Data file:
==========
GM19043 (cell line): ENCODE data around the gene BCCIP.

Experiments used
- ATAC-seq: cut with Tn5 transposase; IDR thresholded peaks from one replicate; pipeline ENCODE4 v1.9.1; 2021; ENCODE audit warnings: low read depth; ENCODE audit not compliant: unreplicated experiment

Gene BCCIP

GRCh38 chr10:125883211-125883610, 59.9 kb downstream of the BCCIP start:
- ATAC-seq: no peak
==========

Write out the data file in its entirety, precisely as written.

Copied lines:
GM19043 (cell line): ENCODE data around the gene BCCIP.

Experiments used
- ATAC-seq: cut with Tn5 transposase; IDR thresholded peaks from one replicate; pipeline ENCODE4 v1.9.1; 2021; ENCODE audit warnings: low read depth; ENCODE audit not compliant: unreplicated experiment

Gene BCCIP

GRCh38 chr10:125883211-125883610, 59.9 kb downstream of the BCCIP start:
- ATAC-seq: no peak